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James Henry Leigh Hunt (Ли Хант)


Death


Death is a road our dearest friends have gone;
Why with such leaders, fear to say, "Lead on?"
Its gate repels, lest it too soon be tried,
But turns in balm on the immortal side.
Mothers have passed it: fathers, children; men
Whose like we look not to behold again;
Women that smiled away their loving breath;
Soft is the travelling on the road to death!
But guilt has passed it? men not fit to die?
O, hush -- for He that made us all is by!
Human we're all -- all men, all born of mothers;
All our own selves in the worn-out shape of others;
Our used, and oh, be sure, not to be ill-used brothers! 



James Henry Leigh Hunt's other poems:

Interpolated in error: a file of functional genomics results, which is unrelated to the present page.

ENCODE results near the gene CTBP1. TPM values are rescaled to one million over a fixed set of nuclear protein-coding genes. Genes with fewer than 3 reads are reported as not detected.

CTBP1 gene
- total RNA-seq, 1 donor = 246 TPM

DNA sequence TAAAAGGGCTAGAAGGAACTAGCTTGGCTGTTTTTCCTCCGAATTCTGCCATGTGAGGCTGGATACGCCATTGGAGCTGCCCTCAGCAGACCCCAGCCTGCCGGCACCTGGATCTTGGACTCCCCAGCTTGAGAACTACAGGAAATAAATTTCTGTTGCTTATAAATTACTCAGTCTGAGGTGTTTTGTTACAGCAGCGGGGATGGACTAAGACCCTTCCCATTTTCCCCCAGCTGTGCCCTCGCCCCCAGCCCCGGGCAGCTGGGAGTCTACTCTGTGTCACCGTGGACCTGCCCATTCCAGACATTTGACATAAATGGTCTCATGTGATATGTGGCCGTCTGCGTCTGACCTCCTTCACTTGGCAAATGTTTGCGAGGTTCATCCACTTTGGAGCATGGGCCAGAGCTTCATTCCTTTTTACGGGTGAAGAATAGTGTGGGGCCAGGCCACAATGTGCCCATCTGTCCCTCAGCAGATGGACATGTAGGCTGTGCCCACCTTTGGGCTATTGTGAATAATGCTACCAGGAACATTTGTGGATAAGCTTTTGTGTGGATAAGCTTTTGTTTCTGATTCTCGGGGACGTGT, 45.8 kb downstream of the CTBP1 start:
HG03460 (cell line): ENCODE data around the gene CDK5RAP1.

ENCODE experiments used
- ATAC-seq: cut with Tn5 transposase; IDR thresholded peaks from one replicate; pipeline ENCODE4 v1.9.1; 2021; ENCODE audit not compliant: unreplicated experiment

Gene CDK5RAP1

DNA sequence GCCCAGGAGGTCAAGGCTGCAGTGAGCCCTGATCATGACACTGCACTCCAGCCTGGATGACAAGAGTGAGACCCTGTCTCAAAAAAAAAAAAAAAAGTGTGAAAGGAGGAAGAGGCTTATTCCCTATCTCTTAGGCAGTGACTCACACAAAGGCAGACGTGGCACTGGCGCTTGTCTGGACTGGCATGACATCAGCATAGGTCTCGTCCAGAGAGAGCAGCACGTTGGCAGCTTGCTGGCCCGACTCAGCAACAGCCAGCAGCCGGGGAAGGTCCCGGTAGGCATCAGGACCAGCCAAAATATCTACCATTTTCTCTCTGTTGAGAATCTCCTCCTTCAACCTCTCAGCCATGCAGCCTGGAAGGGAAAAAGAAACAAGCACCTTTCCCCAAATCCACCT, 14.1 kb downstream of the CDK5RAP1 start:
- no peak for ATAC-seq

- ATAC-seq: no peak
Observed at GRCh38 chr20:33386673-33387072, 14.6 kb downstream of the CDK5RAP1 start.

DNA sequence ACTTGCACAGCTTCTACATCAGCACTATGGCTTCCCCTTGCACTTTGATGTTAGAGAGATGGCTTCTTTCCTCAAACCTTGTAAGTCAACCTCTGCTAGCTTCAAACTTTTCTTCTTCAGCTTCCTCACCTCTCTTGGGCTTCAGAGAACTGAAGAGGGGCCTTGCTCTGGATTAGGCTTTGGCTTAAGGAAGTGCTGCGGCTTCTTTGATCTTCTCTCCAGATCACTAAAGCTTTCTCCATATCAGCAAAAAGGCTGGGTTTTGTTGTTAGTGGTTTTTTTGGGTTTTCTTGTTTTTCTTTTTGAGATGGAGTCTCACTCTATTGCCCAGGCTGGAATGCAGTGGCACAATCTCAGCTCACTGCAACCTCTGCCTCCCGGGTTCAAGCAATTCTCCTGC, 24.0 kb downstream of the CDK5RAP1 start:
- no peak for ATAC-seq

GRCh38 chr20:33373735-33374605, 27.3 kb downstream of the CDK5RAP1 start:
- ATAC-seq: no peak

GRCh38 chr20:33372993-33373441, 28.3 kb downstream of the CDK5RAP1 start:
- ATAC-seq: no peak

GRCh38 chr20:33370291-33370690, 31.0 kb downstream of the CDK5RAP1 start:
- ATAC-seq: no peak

1. A Thought or Two on Reading Pomfret's
  2. The Field of Battle
  3. Robin Hood, A Child
  4. Ariadne Waking
  5. To Robert Batty, M.D., On His Giving Me A Lock Of Milton's Hair


Poems of other poets with the same name (Стихотворения других поэтов с таким же названием):

  • Thomas Hood (Томас Гуд (Худ)) Death ("It is not death, that sometime in a sigh")
  • William Yeats (Уильям Йейтс) Death ("Nor dread nor hope attend")
  • John Clare (Джон Клэр) Death ("Why should man's high aspiring mind")
  • George Herbert (Джордж Герберт (Херберт)) Death ("Death, thou wast once an uncouth hideous thing")

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